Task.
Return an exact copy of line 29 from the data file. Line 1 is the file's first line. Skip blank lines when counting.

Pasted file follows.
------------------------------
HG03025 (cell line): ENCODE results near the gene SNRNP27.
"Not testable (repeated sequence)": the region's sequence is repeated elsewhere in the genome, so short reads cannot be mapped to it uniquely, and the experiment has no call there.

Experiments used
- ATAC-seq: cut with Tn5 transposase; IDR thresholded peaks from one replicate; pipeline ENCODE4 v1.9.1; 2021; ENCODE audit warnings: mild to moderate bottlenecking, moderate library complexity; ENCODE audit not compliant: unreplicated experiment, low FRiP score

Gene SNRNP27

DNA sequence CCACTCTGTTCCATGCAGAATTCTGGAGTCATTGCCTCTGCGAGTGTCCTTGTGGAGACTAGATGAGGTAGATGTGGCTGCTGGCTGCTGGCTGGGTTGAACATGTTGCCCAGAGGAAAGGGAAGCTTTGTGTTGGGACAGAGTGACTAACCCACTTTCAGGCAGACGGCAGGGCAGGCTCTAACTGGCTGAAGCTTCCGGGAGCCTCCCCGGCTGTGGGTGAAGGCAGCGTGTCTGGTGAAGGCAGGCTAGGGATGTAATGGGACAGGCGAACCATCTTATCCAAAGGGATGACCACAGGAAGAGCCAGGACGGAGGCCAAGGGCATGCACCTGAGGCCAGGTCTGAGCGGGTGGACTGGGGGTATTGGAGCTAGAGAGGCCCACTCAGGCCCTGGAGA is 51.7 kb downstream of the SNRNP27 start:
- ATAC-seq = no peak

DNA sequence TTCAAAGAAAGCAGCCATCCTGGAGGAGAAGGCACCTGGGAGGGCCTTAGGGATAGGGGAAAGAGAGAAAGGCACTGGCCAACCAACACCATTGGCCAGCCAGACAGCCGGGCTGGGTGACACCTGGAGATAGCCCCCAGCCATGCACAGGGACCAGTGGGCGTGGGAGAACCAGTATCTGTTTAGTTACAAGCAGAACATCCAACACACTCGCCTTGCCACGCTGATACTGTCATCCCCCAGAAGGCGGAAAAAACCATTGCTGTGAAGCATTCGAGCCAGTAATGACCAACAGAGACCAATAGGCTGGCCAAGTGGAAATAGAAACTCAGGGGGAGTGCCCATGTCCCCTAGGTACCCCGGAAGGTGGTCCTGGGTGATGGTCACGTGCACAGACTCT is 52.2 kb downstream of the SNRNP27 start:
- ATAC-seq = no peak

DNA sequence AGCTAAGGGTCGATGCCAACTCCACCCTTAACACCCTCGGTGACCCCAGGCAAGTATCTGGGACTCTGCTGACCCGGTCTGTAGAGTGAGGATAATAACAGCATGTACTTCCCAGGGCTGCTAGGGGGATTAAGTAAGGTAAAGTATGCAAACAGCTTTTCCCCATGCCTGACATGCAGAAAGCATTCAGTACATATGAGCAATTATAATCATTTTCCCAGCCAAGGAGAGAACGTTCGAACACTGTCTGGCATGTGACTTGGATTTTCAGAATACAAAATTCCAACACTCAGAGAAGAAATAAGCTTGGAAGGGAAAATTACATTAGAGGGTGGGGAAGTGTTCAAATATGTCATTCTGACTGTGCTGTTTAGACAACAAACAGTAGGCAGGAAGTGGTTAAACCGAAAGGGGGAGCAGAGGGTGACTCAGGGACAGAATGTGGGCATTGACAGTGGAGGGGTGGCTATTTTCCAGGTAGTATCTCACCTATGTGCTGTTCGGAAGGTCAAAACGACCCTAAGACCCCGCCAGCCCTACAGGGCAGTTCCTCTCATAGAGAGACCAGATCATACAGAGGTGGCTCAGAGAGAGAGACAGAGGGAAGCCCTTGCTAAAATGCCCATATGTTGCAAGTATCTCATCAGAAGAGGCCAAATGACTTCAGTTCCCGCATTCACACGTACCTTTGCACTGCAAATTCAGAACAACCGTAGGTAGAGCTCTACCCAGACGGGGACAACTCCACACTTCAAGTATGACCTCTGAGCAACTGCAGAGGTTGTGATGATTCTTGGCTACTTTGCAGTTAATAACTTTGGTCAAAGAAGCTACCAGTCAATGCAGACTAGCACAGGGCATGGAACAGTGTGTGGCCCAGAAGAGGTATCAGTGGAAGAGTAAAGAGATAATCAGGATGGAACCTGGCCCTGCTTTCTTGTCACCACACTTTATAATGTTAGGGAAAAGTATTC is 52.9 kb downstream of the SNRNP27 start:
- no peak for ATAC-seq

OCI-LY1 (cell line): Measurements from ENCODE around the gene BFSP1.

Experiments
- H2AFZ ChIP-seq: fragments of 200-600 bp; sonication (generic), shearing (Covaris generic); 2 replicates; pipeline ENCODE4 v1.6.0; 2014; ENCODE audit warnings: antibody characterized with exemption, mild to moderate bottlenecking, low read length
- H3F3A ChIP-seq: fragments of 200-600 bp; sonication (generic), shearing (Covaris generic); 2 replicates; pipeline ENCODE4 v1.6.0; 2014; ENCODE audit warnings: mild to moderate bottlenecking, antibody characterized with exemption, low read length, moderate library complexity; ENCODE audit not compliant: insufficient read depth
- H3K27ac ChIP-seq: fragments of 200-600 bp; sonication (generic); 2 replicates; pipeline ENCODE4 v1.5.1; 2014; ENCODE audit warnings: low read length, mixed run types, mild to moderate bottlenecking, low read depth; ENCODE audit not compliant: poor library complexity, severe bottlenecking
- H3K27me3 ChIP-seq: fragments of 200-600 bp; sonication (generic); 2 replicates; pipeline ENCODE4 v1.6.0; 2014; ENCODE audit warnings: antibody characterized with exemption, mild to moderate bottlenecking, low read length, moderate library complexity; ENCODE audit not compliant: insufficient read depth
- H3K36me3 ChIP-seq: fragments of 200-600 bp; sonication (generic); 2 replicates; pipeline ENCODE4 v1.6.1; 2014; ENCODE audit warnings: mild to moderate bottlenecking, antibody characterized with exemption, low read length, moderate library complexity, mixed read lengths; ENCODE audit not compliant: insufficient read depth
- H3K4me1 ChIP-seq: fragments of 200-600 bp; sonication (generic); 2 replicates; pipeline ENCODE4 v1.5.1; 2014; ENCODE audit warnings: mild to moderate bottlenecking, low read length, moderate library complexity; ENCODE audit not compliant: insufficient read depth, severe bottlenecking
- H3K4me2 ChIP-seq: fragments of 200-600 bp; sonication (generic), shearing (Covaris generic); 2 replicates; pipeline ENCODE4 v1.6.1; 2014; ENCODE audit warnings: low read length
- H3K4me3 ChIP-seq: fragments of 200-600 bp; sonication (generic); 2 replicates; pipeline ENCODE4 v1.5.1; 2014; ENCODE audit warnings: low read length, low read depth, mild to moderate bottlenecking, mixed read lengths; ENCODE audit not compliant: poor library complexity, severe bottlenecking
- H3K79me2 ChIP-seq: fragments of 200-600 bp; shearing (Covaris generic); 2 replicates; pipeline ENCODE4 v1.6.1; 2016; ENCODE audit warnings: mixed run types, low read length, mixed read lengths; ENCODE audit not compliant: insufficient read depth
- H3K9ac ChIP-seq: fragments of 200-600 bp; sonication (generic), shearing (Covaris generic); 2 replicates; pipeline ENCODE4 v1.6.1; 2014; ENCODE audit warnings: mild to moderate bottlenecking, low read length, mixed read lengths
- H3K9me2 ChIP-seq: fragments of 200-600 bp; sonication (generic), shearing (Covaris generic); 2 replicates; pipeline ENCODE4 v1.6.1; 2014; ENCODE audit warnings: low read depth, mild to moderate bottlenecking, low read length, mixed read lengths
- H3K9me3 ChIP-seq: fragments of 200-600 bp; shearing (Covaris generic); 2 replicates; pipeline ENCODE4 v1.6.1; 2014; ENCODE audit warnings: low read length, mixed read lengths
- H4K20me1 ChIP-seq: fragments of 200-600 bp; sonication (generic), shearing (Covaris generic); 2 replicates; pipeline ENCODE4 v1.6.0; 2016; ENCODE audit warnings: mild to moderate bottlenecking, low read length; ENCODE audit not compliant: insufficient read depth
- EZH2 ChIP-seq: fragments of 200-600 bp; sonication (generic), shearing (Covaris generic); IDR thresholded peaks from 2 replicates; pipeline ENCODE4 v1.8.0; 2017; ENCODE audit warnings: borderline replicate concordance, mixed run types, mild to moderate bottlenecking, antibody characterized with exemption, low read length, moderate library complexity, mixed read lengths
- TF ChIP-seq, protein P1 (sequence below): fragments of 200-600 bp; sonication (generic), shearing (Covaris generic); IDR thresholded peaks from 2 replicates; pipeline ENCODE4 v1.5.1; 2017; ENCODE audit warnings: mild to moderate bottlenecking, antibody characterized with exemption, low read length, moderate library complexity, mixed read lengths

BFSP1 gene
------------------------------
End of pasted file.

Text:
BFSP1 gene